Before he is marched away Kerwin has one final note to say to Daniel: he knows he’s innocent. Whereas I can’t remember what Kerwin’s death row-deserving crime was (has it ever been mentioned?), there are few  who’ve doubted (or voiced their doubts) about the accusations against Daniel. This proclamation is therefore pretty meaningful, for being rare and for coming from a friend that didn’t know Daniel before Hanna’s murder, and isn’t biased for or against him.

When Amantha goes on that trip with Daniel in this episode she diagnoses him as suffering from survivor’s guilt. Kerwin would be a prime example of that guilt: why did I avoid death while he was forced to face it?.

Success as a season finale

The good news is, unlike Sundance’s other trial run at original television content, Top of the Lake, Rectify is going to be a continuing series while Top of the Lake, always intended as a miniseries, is over.

For me, however, Top of the Lake ended up not working as a miniseries because it chose the wrong episode to end on. “Episode VI,” with Jamie and the reappearance of Tui was heartbreaking and powerful. It didn’t provide all the answers but offered such an emotionally resonating punch that it didn’t matter. “Episode VII,” the actual finale, also didn’t provide all the answer but the new questions it brought up instead ended the series on a sour note instead of an impactful tragedy. The twist that Robin and Johnno could be brother and sister was supposed to be shocking but instead only infuriated and ruined what was already a complicated (what happened at their prom) but strong relationship. There were some moves towards closure in the season long mystery of Tui but not enough, and at this point in the series I had lost interest in her fate. Yes, she’s gone through things no one, let alone a fifteen year old girl, should go through but her numbness, trying to still be a child when actually a mother, doesn’t have the endearing effect it might have if we had known the Tui before all of this happened, to see what having a baby has changed and cost her. She’s not mature, and as a child she shouldn’t necessarily have to be, but this is what has happened to her and as wrong as it is, she needs to adapt. We’ll never know if she does, and I wish I wasn’t ok with that. I wish I still wanted to know.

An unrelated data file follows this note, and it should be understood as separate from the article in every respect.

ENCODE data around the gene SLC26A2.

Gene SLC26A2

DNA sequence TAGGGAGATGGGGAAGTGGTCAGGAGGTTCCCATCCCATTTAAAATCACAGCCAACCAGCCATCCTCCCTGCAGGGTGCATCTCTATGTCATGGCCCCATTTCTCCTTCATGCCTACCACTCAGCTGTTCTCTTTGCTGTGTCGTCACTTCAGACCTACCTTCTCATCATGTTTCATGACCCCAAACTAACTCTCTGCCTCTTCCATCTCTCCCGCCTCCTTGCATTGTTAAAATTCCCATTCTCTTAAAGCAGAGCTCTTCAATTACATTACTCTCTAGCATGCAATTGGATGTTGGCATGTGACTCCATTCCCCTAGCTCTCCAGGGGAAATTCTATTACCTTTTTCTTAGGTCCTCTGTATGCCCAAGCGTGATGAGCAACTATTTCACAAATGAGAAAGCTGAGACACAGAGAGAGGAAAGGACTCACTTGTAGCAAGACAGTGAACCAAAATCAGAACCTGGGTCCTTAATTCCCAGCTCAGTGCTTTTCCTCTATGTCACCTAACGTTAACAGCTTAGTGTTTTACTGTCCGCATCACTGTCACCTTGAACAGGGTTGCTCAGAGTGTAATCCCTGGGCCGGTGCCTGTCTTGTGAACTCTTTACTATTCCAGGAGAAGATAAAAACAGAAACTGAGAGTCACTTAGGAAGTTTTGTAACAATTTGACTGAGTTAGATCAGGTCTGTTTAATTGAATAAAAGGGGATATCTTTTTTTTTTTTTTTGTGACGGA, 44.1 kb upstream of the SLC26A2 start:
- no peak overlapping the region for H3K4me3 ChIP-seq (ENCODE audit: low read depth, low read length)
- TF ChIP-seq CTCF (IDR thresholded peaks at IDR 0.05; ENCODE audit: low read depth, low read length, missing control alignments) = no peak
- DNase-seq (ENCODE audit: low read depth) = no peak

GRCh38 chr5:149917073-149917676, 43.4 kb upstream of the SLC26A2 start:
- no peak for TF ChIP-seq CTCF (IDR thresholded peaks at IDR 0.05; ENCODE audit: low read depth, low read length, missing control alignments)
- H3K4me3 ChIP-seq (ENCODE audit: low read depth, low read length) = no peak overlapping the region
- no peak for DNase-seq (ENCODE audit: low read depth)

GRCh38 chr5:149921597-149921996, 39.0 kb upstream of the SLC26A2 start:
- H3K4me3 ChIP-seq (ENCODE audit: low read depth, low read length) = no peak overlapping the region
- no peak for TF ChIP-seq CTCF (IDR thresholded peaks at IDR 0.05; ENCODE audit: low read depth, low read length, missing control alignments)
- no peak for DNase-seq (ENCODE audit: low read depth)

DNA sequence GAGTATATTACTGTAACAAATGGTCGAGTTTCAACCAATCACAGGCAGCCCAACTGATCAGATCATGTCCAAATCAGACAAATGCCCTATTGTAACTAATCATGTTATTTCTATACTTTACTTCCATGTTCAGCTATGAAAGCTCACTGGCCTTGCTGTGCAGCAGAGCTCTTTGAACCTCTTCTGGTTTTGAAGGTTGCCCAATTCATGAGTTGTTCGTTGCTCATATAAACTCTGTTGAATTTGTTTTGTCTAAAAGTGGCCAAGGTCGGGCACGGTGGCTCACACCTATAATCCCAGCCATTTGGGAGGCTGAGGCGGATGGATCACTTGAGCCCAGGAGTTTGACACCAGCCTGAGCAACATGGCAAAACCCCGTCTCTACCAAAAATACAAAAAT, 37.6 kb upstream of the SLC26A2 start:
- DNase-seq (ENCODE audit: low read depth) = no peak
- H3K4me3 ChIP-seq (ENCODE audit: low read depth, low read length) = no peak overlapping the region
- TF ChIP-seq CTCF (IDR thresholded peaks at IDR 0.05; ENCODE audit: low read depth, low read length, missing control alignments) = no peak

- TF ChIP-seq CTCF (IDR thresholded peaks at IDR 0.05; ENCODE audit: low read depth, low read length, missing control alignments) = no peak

Rectify‘s season finale could have worked as a series’ finale. I’m very, very, very thrilled it’s not one, that a second season has been ordered, but if this had been a miniseries, I would  have been satisfied and not at all disappointed with this phenomenal closer.

The Final Scene

Visiting Hanna’s grave, a move that almost seems like he’s asking to get noticed and attacked*****, the outnumbered Daniel is beaten up by Hanna’s brother and his masked cronies. This is a terrible conclusion, but at the same time it releases the tension that had been building up ever since DNA evidence was found which exonerated Daniel. By Daniel going to this unspoken forbidden spot for him to visit (certainly never by himself), his assailants can attack unrestrained. They leave his body a bloody mess, but he’s finally met that inevitable, dreaded attack, felt the agony physically that he’s long felt mentally, and I think, somehow, sadly, there’s some relief to be found in that for him, some finality to that dread of what’s coming. It’s come.

What’s Next

The reaction I most dread seeing is Amantha’s. I can already picture season two’s premiere: Amantha at home, staring at the mysterious present Daniel left behind for her in the back seat of her car. She decides to unwrap it and finds an item that is incredibly sweet, outdated, and meaningful inside. Maybe this is a present he had bought for her twenty years ago, back when she was twelve, having every intention of giving it to her but sideswiped by a prison sentence that prevents gift giving. Then she’ll get a phone call on her cell, or hear the tires squeal outside as Jon appears at her door. Camera zoom on her terrified face. She knows what has occurred and, uncharacteristically speechless, she makes her way, dazed, to the car, Jon talking to her but her unable to focus on the words. Once at the hospital all hell breaks lose as the slowness of the medical personnel in pointing her in the direction of her brother, filling her in on what happened to him, marks the return of her stubborn, feisty, loud speech.